In our 2nd part of this multi-installment series, we recently got to sit down with Catherine Lian, the MD of IBM Malaysia, for an in-depth look into the state of affairs with blockchain and the technology-based marketplace in Malaysia and beyond.
In a lot of ways, IBM has helped businesses rapidly move from idea generation to enterprise scale adoption as they introduce new revenue streams and business models, transform workflows and reinvent customer experiences. Additionally, the company accelerates how clients unlock insights and business outcomes by helping them to modernize existing applications with advanced cloud services like blockchain, AI and IoT.
Catherine Lian, MD of IBM Malaysia, expects to see greater take-up and expansion of blockchain this year in new areas such as certification, digital identification and KYC (know your customer). It is known that IBM’s Blockchain Platform is built on Hyperledger Fabric to provide a full blockchain-as-a-service (BaaS) offering. We asked Lian about how this technology helps innovation in terms of capabilities that are tied towards security, speed and scalability. “The next generation IBM Blockchain Platform provides a set of tools for building, operating, governing and growing networks, while abstracting away complexities in key operations and consortium management such as member onboarding, endorsement policies, enablement of smart contracts, configuring nodes, easy installation of patches and upgrades,” she added.
With the new architecture, the IBM Blockchain Platform is enabled to run in any Cloud with Kubernetes support. This new design also supports multi-cloud and hybrid cloud network architectures. “Our aspiration for IBM Blockchain Platform is for it to serve as the Hyperledger Fabric solution of choice for enterprises launching blockchain networks, and where partners of all sizes can build upon,” Lian stressed. The company also earned top scores for platform configuration and ecosystem, enterprise adoption and business value. Noted strengths include a strong ecosystem of tools, solutions, proven use cases and partnerships, and flexibility in deployment including multi-cloud.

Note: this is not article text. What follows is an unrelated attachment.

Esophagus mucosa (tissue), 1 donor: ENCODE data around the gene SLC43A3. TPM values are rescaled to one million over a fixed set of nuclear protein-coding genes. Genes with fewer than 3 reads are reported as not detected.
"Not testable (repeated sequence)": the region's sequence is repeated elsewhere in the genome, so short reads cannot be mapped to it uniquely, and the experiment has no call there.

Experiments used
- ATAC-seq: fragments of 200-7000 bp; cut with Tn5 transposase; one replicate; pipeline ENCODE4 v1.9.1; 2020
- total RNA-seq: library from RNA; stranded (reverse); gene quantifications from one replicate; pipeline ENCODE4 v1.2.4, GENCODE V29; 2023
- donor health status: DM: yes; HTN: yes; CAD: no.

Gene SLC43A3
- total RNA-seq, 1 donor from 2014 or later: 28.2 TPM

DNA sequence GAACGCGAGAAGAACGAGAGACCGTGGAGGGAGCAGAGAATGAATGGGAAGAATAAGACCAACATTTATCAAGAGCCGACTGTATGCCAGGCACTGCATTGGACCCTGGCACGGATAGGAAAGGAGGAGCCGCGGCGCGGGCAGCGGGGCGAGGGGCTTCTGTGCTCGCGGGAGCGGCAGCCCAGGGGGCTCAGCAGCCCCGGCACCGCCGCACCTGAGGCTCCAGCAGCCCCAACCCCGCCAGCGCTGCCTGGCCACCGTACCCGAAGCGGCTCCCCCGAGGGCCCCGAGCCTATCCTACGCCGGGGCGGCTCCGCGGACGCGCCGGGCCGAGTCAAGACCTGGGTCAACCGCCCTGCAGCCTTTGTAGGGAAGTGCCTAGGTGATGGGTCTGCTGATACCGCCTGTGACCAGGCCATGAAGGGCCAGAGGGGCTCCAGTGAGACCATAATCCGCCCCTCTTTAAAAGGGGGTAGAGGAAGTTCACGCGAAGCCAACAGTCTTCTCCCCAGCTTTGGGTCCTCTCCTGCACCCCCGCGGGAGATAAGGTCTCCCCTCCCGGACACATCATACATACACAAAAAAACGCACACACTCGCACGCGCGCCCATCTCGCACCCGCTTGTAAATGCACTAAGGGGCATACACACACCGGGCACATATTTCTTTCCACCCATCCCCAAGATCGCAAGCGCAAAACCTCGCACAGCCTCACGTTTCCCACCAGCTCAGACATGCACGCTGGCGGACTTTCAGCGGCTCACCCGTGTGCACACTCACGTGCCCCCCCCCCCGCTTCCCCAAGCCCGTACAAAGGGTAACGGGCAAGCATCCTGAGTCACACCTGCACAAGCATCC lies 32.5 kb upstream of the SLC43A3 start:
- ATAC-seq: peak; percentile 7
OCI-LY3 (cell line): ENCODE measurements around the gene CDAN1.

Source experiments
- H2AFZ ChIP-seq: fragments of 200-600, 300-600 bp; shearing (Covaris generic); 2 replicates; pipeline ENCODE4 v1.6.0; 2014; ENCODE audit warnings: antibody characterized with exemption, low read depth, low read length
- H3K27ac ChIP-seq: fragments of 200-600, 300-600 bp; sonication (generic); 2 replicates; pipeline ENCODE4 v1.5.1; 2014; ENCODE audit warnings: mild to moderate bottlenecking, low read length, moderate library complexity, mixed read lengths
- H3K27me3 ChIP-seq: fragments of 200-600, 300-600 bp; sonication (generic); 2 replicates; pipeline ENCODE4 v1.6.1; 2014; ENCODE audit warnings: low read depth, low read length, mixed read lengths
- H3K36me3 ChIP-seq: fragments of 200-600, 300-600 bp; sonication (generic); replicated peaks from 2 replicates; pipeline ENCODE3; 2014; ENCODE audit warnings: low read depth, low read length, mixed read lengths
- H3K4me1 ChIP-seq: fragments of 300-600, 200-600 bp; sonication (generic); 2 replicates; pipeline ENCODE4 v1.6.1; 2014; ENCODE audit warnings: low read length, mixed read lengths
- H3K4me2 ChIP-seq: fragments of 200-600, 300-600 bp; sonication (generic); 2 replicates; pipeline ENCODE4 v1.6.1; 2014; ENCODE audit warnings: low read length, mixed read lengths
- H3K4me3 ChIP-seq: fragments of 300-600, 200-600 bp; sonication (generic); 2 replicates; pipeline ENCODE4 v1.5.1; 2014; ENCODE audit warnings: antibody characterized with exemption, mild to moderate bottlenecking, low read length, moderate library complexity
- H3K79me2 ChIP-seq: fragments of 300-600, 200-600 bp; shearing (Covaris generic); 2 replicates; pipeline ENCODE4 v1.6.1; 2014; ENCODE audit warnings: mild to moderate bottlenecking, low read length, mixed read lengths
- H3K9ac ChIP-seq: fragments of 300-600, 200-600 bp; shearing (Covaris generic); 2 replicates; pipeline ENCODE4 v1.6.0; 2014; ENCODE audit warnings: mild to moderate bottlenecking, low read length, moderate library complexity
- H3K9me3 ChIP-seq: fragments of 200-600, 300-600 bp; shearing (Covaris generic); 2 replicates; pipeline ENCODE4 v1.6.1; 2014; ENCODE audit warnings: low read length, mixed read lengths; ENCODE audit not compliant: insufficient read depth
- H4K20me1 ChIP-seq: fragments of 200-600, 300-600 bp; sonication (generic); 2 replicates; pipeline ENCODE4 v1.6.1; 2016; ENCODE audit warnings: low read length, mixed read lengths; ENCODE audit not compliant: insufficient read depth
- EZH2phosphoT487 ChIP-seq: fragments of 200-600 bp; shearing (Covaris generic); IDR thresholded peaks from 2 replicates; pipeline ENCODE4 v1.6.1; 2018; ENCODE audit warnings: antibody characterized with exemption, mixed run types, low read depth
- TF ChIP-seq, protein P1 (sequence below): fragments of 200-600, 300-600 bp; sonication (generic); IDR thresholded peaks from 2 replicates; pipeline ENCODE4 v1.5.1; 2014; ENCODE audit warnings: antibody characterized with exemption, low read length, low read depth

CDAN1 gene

Enterprises these days are always focused on flexible deployments, and most blockchain platforms should be able to perform in on-premises, third-party clouds or even in hybrid/multi-cloud architectures. We asked Lian if she could explain how these considerations are reflected in the Malaysian and broader marketplaces in the ASEAN regions and beyond. “We see enterprises in Malaysia and Asean driving the digital reinvention agenda and are starting to move more of their mission-critical business applications and workloads to the cloud so they can build, adopt and scale AI while also becoming more agile and responsive to changing market and client demands,” she explained.
Lian went on to say that while this is creating great opportunity to fuel innovation, it is also creating the need to transform workflows across a hybrid and multi-cloud environment and companies need to change their culture as they apply new technologies in the future. “The charter of an enterprise is to deliver return on investment (ROI) to stakeholders and blockchain is a shared, immutable ledger that facilitates the process of recording transactions and tracking assets in a business network,” she added.
In short, practically anything can be tracked and traded on a blockchain network. It is on this principle that blockchain is adopted by clients in Malaysia and in the broader ASEAN region.
Be sure to check out Part 3 of our multi-installment interview series with Catherine Lian, the MD of IBM Malaysia next week!
Follow Asia Blockchain Review on:
We provide information about Asia Blockchain Review latest activities as well as global blockchain news and research. Subscribe to our Newsletter now or Contact us